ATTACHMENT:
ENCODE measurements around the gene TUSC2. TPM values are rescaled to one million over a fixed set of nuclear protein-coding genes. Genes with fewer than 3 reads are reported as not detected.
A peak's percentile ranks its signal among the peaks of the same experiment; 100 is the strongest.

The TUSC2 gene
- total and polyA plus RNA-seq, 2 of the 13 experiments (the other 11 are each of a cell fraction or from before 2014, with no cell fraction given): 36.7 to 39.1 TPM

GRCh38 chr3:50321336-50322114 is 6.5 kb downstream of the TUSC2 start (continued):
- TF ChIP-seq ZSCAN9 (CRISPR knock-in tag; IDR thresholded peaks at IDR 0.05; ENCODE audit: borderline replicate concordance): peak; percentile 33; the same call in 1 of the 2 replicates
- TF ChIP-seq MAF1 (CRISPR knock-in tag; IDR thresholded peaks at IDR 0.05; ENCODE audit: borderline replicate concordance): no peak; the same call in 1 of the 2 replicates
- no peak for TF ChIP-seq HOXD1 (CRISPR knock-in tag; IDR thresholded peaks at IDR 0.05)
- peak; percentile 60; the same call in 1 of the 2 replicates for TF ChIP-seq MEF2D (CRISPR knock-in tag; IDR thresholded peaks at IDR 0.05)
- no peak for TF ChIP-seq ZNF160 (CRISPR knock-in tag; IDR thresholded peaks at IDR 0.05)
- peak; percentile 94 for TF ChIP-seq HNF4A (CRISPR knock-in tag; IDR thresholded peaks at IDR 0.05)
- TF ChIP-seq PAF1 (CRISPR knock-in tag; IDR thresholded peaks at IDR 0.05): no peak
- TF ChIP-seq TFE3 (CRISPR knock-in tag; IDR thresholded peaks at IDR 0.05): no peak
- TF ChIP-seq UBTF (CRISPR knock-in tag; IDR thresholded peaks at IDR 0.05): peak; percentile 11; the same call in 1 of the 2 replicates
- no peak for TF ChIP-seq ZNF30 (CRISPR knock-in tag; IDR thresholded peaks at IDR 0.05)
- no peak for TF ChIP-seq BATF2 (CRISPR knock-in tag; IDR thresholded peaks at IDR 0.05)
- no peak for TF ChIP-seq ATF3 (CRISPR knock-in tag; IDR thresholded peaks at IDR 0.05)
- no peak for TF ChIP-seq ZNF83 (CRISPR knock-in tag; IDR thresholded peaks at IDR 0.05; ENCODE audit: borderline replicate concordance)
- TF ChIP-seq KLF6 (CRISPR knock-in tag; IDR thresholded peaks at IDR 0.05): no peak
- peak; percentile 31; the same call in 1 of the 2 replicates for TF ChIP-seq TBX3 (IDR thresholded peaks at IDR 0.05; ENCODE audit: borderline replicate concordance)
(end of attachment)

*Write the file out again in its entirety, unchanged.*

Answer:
ENCODE measurements around the gene TUSC2. TPM values are rescaled to one million over a fixed set of nuclear protein-coding genes. Genes with fewer than 3 reads are reported as not detected.
A peak's percentile ranks its signal among the peaks of the same experiment; 100 is the strongest.

The TUSC2 gene
- total and polyA plus RNA-seq, 2 of the 13 experiments (the other 11 are each of a cell fraction or from before 2014, with no cell fraction given): 36.7 to 39.1 TPM

GRCh38 chr3:50321336-50322114 is 6.5 kb downstream of the TUSC2 start (continued):
- TF ChIP-seq ZSCAN9 (CRISPR knock-in tag; IDR thresholded peaks at IDR 0.05; ENCODE audit: borderline replicate concordance): peak; percentile 33; the same call in 1 of the 2 replicates
- TF ChIP-seq MAF1 (CRISPR knock-in tag; IDR thresholded peaks at IDR 0.05; ENCODE audit: borderline replicate concordance): no peak; the same call in 1 of the 2 replicates
- no peak for TF ChIP-seq HOXD1 (CRISPR knock-in tag; IDR thresholded peaks at IDR 0.05)
- peak; percentile 60; the same call in 1 of the 2 replicates for TF ChIP-seq MEF2D (CRISPR knock-in tag; IDR thresholded peaks at IDR 0.05)
- no peak for TF ChIP-seq ZNF160 (CRISPR knock-in tag; IDR thresholded peaks at IDR 0.05)
- peak; percentile 94 for TF ChIP-seq HNF4A (CRISPR knock-in tag; IDR thresholded peaks at IDR 0.05)
- TF ChIP-seq PAF1 (CRISPR knock-in tag; IDR thresholded peaks at IDR 0.05): no peak
- TF ChIP-seq TFE3 (CRISPR knock-in tag; IDR thresholded peaks at IDR 0.05): no peak
- TF ChIP-seq UBTF (CRISPR knock-in tag; IDR thresholded peaks at IDR 0.05): peak; percentile 11; the same call in 1 of the 2 replicates
- no peak for TF ChIP-seq ZNF30 (CRISPR knock-in tag; IDR thresholded peaks at IDR 0.05)
- no peak for TF ChIP-seq BATF2 (CRISPR knock-in tag; IDR thresholded peaks at IDR 0.05)
- no peak for TF ChIP-seq ATF3 (CRISPR knock-in tag; IDR thresholded peaks at IDR 0.05)
- no peak for TF ChIP-seq ZNF83 (CRISPR knock-in tag; IDR thresholded peaks at IDR 0.05; ENCODE audit: borderline replicate concordance)
- TF ChIP-seq KLF6 (CRISPR knock-in tag; IDR thresholded peaks at IDR 0.05): no peak
- peak; percentile 31; the same call in 1 of the 2 replicates for TF ChIP-seq TBX3 (IDR thresholded peaks at IDR 0.05; ENCODE audit: borderline replicate concordance)